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Ben Wright is a historian of early America, specializing in the history of race and religion. He is the author or editor of four books and has published articles in venues including the American Historical Review and the Washington Post.

 

His research explores how people of faith understood and responded to social injustice, particularly around issues of race.  His first book Bonds of Salvation: How Christianity Inspired and Limited American Abolitionism explores how religion shaped the American antislavery movement and both helped to create and nearly destroy the American nation. His new project explores how unrecognized transformations in American and British imperialism were forged through religious cooperation and competition in West Africa. 

 

He is the coeditor of Apocalypse and the Millennium in the American Civil War Era, along with Zachary W. Dresser. This volume explores how Americans understood the future in an era of national crisis. 

 

Wright is an active practitioner of the digital humanities. He continues to direct the work of hundreds of historians through The American Yawp, a free and online, collaboratively produced American history textbook, which he co-edits with Joseph L. Locke.  He is also the coeditor of The Abolition Seminar, a NEH-funded teaching resource for school teachers.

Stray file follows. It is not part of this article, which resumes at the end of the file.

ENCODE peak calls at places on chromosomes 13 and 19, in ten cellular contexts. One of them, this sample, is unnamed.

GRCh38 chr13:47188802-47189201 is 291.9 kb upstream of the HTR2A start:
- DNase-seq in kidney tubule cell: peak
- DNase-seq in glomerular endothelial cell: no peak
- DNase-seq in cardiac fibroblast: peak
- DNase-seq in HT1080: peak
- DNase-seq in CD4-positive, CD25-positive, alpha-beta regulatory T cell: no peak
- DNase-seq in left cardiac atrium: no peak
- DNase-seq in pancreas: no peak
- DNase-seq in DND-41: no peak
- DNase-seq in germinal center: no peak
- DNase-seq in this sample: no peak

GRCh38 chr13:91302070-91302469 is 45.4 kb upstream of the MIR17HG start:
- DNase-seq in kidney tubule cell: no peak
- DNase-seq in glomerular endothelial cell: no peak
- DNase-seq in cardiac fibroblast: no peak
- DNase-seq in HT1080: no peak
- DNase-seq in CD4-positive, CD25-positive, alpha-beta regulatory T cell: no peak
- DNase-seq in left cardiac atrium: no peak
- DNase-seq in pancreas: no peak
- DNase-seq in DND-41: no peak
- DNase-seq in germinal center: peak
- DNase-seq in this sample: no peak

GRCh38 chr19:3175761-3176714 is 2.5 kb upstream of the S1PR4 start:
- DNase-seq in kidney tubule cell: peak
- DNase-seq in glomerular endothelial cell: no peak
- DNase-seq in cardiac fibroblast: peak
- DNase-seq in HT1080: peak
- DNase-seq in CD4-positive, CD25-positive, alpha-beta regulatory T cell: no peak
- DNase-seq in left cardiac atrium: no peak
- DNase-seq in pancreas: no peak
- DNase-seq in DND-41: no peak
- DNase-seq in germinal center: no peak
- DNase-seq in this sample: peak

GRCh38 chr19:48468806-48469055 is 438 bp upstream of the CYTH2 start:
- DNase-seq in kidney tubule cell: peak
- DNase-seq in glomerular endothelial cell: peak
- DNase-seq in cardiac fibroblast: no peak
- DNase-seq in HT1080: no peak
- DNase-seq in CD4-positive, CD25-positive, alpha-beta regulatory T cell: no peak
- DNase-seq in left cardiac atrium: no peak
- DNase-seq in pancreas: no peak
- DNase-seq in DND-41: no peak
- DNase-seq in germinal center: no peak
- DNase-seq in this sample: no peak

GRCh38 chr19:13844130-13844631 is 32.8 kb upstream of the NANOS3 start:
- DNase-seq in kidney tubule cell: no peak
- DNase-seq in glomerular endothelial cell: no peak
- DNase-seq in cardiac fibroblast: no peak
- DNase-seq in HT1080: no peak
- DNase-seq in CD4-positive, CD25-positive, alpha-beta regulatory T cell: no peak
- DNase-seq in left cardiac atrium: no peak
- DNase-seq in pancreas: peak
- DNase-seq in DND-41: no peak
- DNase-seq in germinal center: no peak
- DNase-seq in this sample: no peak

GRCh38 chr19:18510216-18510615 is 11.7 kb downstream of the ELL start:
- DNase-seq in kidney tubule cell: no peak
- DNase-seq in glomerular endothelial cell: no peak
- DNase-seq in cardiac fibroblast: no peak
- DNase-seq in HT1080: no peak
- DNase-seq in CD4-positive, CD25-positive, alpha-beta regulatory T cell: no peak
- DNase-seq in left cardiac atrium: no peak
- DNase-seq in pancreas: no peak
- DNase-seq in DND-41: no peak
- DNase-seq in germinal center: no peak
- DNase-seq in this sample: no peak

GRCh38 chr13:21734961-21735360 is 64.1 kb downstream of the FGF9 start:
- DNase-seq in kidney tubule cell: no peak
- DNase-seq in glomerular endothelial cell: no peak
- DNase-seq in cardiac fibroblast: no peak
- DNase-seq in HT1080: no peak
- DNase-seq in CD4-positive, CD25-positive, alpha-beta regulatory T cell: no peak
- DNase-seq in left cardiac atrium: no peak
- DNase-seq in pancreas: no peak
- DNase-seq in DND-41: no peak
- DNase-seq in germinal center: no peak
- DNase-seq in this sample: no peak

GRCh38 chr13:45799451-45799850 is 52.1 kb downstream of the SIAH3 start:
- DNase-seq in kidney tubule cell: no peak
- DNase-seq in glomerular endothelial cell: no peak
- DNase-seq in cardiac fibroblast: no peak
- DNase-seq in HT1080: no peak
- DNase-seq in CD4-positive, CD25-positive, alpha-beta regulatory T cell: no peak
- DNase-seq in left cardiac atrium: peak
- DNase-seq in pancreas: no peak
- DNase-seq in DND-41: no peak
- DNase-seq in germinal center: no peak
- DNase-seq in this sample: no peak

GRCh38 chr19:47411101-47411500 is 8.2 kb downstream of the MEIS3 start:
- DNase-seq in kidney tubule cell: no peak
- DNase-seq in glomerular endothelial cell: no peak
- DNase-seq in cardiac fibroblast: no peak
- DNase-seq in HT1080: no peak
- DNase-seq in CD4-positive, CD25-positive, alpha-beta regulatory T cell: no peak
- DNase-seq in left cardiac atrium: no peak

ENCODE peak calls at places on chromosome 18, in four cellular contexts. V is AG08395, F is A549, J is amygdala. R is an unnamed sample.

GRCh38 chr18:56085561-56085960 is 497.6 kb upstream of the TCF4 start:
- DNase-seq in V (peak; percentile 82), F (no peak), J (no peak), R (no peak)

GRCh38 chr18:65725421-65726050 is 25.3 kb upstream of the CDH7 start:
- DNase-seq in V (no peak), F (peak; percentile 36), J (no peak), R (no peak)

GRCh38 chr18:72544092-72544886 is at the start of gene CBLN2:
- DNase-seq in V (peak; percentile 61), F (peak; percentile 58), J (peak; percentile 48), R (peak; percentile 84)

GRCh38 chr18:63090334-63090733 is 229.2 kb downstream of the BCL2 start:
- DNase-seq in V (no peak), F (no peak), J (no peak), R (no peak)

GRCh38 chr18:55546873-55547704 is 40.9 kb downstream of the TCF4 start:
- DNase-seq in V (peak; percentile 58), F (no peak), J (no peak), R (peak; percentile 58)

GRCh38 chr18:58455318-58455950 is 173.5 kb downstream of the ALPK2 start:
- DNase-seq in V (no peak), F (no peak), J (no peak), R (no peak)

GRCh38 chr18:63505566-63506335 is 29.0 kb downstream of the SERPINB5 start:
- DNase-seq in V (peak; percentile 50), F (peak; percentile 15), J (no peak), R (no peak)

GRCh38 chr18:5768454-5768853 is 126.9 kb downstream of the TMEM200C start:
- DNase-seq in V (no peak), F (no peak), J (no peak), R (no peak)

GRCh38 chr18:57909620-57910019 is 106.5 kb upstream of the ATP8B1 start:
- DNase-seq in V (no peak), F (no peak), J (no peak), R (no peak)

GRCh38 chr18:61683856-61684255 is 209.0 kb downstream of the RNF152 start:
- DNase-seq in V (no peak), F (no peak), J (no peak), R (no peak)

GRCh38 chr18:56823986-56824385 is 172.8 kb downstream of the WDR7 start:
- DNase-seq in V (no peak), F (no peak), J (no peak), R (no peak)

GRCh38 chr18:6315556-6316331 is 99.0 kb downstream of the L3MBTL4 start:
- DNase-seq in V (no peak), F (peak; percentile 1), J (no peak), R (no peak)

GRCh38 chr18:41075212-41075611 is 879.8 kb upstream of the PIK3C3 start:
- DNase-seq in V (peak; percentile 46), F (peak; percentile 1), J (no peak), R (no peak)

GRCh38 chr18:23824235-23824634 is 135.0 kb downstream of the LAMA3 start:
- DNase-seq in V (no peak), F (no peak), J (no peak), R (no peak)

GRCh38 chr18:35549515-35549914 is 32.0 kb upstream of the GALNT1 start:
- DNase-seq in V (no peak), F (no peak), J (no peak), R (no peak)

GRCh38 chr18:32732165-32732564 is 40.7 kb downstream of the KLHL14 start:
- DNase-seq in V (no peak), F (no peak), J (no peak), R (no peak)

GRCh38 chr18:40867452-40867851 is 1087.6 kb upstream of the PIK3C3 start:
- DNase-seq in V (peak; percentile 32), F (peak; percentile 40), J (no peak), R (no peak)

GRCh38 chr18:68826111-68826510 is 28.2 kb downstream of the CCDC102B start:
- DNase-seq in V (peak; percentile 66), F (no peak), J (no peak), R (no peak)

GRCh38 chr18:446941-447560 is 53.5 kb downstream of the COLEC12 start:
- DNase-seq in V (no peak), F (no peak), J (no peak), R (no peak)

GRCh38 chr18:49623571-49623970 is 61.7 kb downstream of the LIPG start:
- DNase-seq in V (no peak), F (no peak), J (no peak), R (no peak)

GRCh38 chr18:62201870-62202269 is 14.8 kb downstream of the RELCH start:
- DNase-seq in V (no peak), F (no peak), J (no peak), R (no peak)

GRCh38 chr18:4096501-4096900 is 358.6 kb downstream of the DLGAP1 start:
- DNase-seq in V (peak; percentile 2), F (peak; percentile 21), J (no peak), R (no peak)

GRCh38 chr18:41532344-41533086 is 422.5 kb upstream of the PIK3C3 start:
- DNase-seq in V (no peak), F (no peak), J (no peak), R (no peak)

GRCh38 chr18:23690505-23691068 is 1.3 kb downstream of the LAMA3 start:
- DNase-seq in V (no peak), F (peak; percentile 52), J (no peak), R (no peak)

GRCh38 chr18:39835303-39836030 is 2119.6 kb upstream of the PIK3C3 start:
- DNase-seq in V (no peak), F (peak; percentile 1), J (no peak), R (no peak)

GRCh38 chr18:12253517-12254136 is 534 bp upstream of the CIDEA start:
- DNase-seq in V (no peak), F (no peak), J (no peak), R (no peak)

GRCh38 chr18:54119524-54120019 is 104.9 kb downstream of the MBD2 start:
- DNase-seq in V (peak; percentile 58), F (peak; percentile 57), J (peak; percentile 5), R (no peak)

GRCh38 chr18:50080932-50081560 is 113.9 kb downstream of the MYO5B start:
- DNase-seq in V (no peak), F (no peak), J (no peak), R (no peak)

Wright's historical research on slavery has involved him in the modern anti-human trafficking movement. He has been a board member of both Historians Against Slavery and the Children at Risk Institute. The former is an international collection of academics bringing historical consciousness to the fight against modern slavery, and the latter is a Texas-based organization engaged in research and advocacy on behalf of children. 

Wright has given both academic and public-oriented talks on topics ranging from the history of religion and abolitionism, missionaries and imperialism, the separation of church and state, Christianity and slavery from the transatlantic trade to modern human trafficking, democracy in the digital humanities, and more. 

 

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